H1-receptor antagonists are the drugs that selectively bind to but do not activate histamine H1 receptors, thereby blocking the actions of endogenous histamine.
A drug used to prevent nausea or vomiting. An antiemetic may act by a wide range of mechanisms: it might affect the medullary control centres (the vomiting centre and the chemoreceptive trigger zone) or affect the peripheral receptors.
A central nervous system depressant used to induce drowsiness or sleep or to reduce psychological excitement or anxiety.
A drug used to treat allergic reactions.
A drug that binds to but does not activate muscarinic cholinergic receptors, thereby blocking the actions of endogenous acetylcholine or exogenous agonists.
A drug used in the treatment of Parkinson's disease.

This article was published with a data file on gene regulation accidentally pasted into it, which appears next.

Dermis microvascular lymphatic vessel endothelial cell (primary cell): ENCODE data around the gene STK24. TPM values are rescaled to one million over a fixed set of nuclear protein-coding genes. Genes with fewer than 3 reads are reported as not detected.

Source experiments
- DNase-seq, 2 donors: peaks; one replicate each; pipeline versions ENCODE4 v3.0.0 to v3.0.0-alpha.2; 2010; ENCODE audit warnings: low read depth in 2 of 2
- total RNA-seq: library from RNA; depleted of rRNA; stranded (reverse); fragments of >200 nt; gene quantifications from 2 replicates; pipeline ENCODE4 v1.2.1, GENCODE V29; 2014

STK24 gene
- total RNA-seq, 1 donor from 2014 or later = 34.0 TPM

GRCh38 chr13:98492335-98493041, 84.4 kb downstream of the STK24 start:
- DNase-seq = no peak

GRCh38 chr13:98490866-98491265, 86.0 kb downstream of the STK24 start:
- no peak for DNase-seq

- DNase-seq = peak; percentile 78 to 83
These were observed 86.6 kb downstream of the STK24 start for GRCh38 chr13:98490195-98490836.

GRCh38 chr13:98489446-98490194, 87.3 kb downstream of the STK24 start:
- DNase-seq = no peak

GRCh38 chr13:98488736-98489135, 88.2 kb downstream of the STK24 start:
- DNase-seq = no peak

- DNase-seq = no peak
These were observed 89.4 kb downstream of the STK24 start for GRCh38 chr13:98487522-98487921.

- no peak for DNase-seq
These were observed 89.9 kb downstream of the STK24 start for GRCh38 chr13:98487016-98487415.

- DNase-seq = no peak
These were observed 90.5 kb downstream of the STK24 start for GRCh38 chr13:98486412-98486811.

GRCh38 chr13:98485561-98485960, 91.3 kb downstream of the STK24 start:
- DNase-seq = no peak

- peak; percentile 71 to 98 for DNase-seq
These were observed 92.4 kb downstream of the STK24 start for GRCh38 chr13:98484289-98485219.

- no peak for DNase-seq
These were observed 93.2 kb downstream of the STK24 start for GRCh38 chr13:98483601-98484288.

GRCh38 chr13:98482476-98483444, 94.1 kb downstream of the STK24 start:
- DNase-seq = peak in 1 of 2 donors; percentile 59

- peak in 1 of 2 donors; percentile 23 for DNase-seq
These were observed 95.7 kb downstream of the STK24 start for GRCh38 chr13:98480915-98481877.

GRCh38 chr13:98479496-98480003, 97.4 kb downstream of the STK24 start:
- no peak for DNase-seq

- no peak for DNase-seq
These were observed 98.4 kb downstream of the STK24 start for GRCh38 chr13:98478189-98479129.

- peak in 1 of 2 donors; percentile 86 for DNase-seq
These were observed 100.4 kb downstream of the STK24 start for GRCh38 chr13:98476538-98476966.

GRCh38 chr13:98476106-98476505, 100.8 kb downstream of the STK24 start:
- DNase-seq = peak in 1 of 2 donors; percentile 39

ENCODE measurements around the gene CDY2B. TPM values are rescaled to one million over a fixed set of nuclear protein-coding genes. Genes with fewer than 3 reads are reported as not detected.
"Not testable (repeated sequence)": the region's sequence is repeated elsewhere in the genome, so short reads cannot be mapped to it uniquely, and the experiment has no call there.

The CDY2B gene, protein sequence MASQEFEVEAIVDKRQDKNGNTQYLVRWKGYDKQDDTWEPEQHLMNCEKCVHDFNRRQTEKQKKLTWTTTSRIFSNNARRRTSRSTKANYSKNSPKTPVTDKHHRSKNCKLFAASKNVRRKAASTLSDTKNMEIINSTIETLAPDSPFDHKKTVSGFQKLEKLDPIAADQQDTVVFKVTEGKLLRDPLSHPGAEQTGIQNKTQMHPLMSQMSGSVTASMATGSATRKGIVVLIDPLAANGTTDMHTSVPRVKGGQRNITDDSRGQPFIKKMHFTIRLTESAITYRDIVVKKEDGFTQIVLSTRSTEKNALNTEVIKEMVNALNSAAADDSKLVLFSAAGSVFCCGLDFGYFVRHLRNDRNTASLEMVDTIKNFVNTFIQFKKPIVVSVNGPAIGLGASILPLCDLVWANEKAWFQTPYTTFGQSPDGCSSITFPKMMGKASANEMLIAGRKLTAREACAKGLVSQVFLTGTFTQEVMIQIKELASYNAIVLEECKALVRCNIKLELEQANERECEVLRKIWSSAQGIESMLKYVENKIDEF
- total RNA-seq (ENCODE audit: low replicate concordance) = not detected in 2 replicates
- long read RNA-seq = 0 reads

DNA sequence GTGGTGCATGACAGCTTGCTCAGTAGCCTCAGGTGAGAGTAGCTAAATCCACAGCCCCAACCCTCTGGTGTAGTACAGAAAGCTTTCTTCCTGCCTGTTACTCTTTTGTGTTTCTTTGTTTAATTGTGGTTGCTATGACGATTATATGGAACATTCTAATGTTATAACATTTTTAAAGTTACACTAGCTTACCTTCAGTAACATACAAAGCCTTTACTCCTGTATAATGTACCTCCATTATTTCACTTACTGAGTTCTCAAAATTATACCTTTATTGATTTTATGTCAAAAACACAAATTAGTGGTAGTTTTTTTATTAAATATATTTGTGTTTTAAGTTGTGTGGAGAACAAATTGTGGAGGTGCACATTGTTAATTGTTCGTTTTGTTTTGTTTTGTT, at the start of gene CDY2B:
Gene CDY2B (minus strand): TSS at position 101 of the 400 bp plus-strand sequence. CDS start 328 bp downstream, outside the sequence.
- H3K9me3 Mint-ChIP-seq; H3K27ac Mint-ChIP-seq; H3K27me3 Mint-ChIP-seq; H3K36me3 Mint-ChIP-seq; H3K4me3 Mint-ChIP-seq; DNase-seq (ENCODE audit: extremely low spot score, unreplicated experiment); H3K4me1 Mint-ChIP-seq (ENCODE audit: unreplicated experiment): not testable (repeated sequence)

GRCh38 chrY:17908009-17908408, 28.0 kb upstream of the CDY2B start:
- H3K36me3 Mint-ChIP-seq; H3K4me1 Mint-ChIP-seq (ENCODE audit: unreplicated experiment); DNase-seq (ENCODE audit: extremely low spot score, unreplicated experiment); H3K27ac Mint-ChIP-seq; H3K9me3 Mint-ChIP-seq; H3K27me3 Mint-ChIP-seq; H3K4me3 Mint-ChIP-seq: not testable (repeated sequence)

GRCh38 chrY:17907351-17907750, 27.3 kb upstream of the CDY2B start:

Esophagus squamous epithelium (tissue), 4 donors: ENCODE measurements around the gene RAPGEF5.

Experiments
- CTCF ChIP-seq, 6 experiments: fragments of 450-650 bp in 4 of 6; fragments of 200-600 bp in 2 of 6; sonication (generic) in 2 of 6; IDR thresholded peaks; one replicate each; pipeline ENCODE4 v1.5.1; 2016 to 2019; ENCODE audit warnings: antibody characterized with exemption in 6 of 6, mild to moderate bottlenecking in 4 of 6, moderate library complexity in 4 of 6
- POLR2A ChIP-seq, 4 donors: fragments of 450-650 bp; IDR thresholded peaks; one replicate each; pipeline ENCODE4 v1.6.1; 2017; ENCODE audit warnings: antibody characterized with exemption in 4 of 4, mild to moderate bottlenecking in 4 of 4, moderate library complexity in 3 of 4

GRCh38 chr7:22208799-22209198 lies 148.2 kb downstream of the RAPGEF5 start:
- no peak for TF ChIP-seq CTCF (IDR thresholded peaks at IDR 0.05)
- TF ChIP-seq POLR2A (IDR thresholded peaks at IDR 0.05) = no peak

A drug, usually applied topically, that relieves pruritus (itching).
Any member of a group of drugs that reversibly inhibit the propagation of signals along nerves. Wide variations in potency, stability, toxicity, water-solubility and duration of action determine the route used for administration, e.g. topical, intravenous, epidural or spinal block.
Any compound which can be used to treat or alleviate the symptoms of dyskinesia.
An agent that suppresses cough. Antitussives have a central or a peripheral action on the cough reflex, or a combination of both. Compare with expectorants, which are considered to increase the volume of secretions in the respiratory tract, so facilitating their removal by ciliary action and coughing, and mucolytics, which decrease the viscosity of mucus, facilitating its removal by ciliary action and expectoration.